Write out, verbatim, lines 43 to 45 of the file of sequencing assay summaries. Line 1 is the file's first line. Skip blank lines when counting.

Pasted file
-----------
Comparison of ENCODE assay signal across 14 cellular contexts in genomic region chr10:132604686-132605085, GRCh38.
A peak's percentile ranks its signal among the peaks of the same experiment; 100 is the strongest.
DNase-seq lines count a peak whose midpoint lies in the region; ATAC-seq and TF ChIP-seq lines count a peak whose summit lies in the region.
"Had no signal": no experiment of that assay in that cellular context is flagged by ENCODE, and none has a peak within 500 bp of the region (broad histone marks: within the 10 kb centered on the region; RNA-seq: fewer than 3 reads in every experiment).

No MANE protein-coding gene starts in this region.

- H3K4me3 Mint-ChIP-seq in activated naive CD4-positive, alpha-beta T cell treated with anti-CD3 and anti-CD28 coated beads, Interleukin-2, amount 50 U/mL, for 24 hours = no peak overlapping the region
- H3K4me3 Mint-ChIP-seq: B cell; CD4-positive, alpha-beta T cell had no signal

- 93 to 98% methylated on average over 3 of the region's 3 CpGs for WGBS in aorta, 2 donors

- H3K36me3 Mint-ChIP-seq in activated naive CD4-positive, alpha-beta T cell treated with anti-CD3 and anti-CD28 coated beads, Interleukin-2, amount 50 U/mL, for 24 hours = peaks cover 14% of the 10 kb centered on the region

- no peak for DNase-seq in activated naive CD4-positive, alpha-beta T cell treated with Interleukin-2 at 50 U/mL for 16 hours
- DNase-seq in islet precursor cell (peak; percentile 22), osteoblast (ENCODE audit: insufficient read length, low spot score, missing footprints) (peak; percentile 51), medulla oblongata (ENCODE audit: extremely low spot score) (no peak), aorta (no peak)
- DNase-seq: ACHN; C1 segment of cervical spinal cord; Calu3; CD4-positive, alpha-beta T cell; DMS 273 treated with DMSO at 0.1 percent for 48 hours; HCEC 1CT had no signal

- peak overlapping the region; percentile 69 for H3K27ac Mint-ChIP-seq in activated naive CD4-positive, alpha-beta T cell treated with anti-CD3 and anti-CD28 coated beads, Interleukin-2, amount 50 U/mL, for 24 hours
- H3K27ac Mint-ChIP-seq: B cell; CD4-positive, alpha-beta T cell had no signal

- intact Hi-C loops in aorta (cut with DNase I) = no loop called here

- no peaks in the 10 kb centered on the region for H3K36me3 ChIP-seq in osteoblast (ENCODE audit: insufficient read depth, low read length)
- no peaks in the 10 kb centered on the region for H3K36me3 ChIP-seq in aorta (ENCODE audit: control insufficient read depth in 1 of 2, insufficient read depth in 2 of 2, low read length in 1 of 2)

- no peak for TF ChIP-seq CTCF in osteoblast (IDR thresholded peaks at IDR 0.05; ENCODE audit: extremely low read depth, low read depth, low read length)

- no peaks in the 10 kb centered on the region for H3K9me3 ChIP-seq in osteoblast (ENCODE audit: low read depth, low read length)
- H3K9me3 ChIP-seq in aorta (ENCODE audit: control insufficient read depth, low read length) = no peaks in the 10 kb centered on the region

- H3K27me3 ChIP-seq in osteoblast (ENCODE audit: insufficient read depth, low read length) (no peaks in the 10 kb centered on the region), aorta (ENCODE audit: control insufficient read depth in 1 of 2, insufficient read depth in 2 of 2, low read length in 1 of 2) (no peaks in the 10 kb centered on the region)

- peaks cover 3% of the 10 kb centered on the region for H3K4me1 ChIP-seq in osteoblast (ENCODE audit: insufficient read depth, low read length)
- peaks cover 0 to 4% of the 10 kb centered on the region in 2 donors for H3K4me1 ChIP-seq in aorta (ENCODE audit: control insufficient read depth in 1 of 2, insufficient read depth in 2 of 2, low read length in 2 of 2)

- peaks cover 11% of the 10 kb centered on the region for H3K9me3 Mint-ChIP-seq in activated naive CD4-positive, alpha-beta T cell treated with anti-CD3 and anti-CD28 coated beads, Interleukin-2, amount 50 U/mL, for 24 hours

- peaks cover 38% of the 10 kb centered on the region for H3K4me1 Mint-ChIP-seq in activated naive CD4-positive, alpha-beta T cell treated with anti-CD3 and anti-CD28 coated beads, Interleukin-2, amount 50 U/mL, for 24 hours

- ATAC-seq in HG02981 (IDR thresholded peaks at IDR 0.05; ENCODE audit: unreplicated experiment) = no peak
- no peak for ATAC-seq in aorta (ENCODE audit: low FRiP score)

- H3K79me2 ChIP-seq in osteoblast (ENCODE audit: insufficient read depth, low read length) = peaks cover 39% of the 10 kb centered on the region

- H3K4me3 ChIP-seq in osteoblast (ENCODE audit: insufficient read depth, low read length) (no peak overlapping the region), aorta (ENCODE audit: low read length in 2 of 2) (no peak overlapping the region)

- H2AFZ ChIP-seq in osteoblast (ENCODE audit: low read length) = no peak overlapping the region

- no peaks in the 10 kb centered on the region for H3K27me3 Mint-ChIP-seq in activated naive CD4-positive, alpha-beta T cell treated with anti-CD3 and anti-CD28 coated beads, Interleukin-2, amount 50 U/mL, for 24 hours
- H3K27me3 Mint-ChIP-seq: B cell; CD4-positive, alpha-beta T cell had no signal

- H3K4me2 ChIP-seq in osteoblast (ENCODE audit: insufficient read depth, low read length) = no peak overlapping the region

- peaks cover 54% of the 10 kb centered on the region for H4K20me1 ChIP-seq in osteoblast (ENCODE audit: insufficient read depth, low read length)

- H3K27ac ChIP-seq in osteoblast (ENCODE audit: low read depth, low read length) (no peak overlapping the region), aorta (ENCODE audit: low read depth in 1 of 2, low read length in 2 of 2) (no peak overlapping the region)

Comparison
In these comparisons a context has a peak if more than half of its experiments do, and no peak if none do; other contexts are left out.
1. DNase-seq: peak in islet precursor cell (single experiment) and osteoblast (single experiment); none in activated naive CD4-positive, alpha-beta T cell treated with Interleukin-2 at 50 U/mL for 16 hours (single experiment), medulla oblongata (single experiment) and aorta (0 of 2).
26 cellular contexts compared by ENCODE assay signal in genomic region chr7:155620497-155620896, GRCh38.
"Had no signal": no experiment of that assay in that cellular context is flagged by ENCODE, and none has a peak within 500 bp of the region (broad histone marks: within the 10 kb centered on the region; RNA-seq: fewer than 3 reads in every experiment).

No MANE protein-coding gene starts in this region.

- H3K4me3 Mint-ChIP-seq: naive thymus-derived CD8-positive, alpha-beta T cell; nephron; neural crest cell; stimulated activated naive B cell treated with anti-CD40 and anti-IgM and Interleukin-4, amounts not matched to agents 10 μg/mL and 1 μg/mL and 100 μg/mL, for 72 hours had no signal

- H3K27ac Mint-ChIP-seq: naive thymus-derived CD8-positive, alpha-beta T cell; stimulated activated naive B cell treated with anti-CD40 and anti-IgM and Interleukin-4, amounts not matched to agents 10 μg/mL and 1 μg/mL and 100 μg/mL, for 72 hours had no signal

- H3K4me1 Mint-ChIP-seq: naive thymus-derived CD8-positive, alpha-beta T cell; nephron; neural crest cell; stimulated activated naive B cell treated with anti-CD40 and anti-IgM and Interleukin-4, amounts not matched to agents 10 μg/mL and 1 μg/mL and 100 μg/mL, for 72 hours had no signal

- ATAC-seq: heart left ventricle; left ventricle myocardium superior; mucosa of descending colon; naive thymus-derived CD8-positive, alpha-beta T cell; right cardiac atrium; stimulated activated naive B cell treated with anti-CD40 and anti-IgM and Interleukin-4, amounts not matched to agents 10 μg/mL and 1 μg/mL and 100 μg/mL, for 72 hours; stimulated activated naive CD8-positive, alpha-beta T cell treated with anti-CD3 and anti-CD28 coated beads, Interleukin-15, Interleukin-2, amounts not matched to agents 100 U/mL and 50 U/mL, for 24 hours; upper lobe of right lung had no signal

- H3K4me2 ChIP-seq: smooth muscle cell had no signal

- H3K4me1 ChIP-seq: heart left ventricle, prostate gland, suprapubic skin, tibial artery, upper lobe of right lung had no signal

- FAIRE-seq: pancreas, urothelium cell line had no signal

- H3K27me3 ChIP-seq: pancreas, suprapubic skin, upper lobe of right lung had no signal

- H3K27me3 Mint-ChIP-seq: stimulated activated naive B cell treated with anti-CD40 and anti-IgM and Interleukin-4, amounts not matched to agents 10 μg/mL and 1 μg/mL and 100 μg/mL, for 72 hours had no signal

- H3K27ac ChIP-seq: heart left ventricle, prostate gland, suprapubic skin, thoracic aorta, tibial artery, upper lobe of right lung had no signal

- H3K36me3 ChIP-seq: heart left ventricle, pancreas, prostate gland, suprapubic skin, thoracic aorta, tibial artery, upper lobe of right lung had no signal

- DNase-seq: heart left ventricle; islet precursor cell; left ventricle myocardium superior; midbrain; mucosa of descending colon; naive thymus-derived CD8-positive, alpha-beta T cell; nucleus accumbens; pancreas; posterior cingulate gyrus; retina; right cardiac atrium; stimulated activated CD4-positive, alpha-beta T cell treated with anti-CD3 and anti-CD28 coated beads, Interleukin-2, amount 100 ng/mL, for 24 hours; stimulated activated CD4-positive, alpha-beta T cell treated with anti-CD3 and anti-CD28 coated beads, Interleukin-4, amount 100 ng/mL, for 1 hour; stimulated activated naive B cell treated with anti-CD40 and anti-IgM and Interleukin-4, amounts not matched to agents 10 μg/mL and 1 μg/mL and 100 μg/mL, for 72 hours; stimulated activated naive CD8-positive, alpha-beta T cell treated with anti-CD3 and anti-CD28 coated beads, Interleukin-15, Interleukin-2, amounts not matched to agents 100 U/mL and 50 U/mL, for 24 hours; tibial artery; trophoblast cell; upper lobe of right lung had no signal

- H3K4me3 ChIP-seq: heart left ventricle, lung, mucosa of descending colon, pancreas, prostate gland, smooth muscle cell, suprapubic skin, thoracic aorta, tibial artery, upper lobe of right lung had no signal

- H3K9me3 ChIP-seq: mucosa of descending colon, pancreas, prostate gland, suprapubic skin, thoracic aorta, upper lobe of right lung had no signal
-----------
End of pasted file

- H3K27ac Mint-ChIP-seq: naive thymus-derived CD8-positive, alpha-beta T cell; stimulated activated naive B cell treated with anti-CD40 and anti-IgM and Interleukin-4, amounts not matched to agents 10 μg/mL and 1 μg/mL and 100 μg/mL, for 72 hours had no signal

- H3K4me1 Mint-ChIP-seq: naive thymus-derived CD8-positive, alpha-beta T cell; nephron; neural crest cell; stimulated activated naive B cell treated with anti-CD40 and anti-IgM and Interleukin-4, amounts not matched to agents 10 μg/mL and 1 μg/mL and 100 μg/mL, for 72 hours had no signal

- ATAC-seq: heart left ventricle; left ventricle myocardium superior; mucosa of descending colon; naive thymus-derived CD8-positive, alpha-beta T cell; right cardiac atrium; stimulated activated naive B cell treated with anti-CD40 and anti-IgM and Interleukin-4, amounts not matched to agents 10 μg/mL and 1 μg/mL and 100 μg/mL, for 72 hours; stimulated activated naive CD8-positive, alpha-beta T cell treated with anti-CD3 and anti-CD28 coated beads, Interleukin-15, Interleukin-2, amounts not matched to agents 100 U/mL and 50 U/mL, for 24 hours; upper lobe of right lung had no signal